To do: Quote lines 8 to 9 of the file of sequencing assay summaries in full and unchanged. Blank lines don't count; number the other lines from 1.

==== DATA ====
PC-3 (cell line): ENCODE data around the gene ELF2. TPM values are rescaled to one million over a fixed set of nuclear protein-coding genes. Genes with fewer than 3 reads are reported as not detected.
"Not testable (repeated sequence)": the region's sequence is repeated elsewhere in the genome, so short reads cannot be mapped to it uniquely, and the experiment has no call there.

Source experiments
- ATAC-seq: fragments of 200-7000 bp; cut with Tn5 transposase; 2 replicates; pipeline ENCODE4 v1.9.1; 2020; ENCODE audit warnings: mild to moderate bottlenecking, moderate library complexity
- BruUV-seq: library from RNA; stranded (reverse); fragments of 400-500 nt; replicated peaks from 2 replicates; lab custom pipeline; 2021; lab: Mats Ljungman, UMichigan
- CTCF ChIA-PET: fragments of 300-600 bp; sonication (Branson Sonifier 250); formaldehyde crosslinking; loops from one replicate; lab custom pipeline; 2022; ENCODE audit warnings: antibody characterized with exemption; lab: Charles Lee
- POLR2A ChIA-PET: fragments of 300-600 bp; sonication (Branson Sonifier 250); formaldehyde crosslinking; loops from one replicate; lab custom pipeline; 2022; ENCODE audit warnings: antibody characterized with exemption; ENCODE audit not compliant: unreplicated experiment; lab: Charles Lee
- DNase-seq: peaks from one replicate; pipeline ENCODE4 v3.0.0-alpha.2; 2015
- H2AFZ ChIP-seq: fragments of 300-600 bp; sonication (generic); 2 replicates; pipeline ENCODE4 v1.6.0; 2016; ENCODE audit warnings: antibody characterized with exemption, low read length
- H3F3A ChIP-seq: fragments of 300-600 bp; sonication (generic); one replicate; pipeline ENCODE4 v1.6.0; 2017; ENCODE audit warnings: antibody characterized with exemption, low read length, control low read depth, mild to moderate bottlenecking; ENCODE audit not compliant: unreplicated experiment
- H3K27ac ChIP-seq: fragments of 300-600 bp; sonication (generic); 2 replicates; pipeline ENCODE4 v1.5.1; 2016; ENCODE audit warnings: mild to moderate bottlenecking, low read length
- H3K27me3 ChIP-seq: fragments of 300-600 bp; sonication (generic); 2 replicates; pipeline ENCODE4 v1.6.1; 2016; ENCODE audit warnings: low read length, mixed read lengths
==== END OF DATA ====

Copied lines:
- DNase-seq: peaks from one replicate; pipeline ENCODE4 v3.0.0-alpha.2; 2015
- H2AFZ ChIP-seq: fragments of 300-600 bp; sonication (generic); 2 replicates; pipeline ENCODE4 v1.6.0; 2016; ENCODE audit warnings: antibody characterized with exemption, low read length